Service Dogs and Therapy Dogs: What’s the Difference?


Have you ever asked yourself what therapy dogs are all about? Maybe you’ve also wondered what service dogs do, and how the two differ. Today, I hope to shed a little light on the difference between the two. I do have some experience in this field, as I trained both service dogs and therapy dogs for the first three years of my career. After my three-year journey as a service dog trainer, I moved into the pet dog training world and taught therapy dog training classes for about 10 years.

Service dogs are actually categorized as assistance dogs, who are trained to provide a specific service to their personal handlers, improve the handler’s quality of life, and provide them with more independence. The three types of assistance dogs are guide dogs for the visually impaired, hearing dogs, and service dogs. In this article, I will discuss service dogs, since this seems to be the category people most often confuse with therapy dogs.

Service dogs are specially trained to help people with a variety of disabilities, including mobility and balance issues, seizure disorders, autism, and even some psychiatric disabilities. Service dogs perform specific tasks for their handler, such as opening doors, retrieving dropped items, alerting to seizures, and even activating medical alert boxes.

According to the Americans with Disabilities Act (ADA), “Service animals are defined as dogs that are individually trained to do work or perform tasks for people with disabilities. Examples of such work or tasks include guiding people who are blind, alerting people who are deaf, pulling a wheelchair, alerting and protecting a person who is having a seizure, reminding a person with mental illness to take prescribed medications, calming a person with Post Traumatic Stress Disorder (PTSD) during an anxiety attack, or performing other duties. Service animals are working animals, not pets. The work or task a dog has been trained to provide must be directly related to the person’s disability. Dogs whose sole function is to provide comfort or emotional support do not qualify as service animals under the ADA.”

Service dogs in the United States are granted full access to places that are open to the public, with few exceptions. According to the ADA, “It may be appropriate to exclude a service animal from operating rooms or burn units where the animal’s presence may compromise a sterile environment.” A service dog must also be under control at all times.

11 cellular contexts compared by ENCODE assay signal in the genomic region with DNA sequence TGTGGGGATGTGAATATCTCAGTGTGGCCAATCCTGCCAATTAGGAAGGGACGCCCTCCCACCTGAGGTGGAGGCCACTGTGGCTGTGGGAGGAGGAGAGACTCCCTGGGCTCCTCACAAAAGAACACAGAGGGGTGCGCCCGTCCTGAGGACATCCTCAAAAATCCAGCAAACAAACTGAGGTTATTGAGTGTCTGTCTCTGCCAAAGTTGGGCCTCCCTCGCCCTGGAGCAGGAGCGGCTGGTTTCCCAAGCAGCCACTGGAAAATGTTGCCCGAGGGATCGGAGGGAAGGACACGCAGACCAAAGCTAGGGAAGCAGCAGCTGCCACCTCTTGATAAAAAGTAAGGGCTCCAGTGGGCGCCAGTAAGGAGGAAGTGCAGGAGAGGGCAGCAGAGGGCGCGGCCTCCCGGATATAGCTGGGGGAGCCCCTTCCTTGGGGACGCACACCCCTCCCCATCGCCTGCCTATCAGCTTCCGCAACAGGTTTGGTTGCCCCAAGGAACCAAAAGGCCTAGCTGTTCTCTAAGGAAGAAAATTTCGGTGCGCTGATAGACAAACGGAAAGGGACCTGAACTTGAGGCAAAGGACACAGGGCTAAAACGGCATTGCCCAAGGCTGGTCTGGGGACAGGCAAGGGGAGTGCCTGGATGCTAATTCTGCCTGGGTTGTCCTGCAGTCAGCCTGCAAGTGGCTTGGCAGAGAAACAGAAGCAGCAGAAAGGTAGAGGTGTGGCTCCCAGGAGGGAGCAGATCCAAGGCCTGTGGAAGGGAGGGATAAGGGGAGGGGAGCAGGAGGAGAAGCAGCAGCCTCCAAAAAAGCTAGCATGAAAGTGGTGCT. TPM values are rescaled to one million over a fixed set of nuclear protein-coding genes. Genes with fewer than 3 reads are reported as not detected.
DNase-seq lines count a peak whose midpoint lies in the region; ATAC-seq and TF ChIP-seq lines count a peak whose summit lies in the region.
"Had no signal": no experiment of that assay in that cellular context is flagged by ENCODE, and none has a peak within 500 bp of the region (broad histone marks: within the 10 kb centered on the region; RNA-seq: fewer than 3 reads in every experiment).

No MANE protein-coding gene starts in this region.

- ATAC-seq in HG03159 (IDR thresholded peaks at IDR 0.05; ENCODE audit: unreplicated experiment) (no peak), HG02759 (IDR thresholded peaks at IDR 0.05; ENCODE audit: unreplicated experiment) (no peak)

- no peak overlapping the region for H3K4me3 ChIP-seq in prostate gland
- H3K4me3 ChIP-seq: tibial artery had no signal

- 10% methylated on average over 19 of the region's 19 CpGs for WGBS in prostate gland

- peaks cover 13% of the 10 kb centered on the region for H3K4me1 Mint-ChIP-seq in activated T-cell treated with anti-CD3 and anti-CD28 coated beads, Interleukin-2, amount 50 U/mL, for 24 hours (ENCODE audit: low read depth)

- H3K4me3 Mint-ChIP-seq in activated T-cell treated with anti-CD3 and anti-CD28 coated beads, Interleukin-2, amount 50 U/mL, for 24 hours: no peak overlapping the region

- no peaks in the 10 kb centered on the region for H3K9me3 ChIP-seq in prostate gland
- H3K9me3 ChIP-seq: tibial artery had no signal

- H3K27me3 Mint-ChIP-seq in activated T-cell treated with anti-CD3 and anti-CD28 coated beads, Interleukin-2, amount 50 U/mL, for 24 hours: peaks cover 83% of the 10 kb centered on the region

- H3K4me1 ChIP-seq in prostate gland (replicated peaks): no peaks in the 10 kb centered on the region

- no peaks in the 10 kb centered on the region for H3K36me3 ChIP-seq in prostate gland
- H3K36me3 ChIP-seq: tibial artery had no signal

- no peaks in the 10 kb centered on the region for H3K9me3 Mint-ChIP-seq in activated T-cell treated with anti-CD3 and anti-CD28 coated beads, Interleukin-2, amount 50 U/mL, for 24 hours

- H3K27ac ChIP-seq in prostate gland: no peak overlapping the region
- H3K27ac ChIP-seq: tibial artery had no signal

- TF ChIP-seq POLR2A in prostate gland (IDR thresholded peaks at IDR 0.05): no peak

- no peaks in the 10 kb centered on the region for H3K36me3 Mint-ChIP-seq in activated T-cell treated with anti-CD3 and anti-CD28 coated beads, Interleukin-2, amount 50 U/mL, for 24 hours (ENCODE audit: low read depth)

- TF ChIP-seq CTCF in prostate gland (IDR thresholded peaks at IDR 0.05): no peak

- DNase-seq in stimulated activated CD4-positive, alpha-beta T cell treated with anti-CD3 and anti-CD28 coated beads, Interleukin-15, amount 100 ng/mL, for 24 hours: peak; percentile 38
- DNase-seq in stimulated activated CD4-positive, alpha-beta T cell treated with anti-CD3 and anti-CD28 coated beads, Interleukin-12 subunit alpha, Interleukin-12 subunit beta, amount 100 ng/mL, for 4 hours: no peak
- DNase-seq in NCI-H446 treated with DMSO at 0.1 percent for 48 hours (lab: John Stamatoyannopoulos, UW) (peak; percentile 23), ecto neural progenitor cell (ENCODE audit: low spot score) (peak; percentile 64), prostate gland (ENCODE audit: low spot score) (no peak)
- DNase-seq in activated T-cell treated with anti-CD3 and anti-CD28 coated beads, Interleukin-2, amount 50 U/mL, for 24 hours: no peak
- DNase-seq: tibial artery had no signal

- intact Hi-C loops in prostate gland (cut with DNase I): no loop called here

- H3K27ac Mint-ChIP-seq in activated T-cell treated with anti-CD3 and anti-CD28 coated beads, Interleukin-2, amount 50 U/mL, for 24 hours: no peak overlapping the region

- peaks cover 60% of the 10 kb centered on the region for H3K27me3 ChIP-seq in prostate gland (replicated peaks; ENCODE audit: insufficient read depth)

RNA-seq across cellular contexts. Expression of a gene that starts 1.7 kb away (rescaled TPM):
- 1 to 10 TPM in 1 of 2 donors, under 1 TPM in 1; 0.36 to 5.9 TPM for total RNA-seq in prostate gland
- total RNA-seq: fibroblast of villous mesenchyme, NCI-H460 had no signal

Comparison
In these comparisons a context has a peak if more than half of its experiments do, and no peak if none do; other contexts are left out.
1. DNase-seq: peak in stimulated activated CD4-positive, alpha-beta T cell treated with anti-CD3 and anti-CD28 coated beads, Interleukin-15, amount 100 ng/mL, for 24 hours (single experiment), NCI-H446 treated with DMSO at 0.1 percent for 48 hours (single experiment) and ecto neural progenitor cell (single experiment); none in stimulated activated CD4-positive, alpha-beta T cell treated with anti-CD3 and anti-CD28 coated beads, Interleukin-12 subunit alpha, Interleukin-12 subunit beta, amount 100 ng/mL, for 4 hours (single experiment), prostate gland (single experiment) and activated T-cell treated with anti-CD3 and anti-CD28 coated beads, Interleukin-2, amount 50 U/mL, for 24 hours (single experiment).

The take-home message about service dogs is that they are trained to do specific tasks for a specific individual as an accommodation for that person’s disability, in order to assist with that individual’s independence. Under United States law, they can accompany their handler in any public location, assuming they are under control at all times.

A therapy dog provides needed comfort in a hospital.

Therapy dogs, on the other hand, provide a different service than service dogs do. Unlike service dogs, therapy dogs are dogs who are trained to provide love, comfort, and sometimes entertainment to others, not just their handler. Therapy dogs often provide comfort in hospitals, schools, nursing homes, and during tragic events.

Unlike service dogs, the law does not give public access rights to therapy dogs. Therapy dogs are considered pets, and follow the same rules and guidelines as a pet dog. Therapy dog teams must therefore have prior agreements with any hosting facility, such as a school, nursing home, or hospital, in order to be granted visiting rights. Most of these will require some sort of therapy dog certification or registration prior to visits.

For more information on service dogs and therapy dogs, consult Assistance Dogs International, the Americans with Disabilities Act on Service Dogs, or this list of therapy dog organizations.

Many thanks to Tonya Wilhelm, author of the book Proactive Puppy Care, for her contributions to this piece.

Featured image: A service dog and her handler. This image, and all images in this story via

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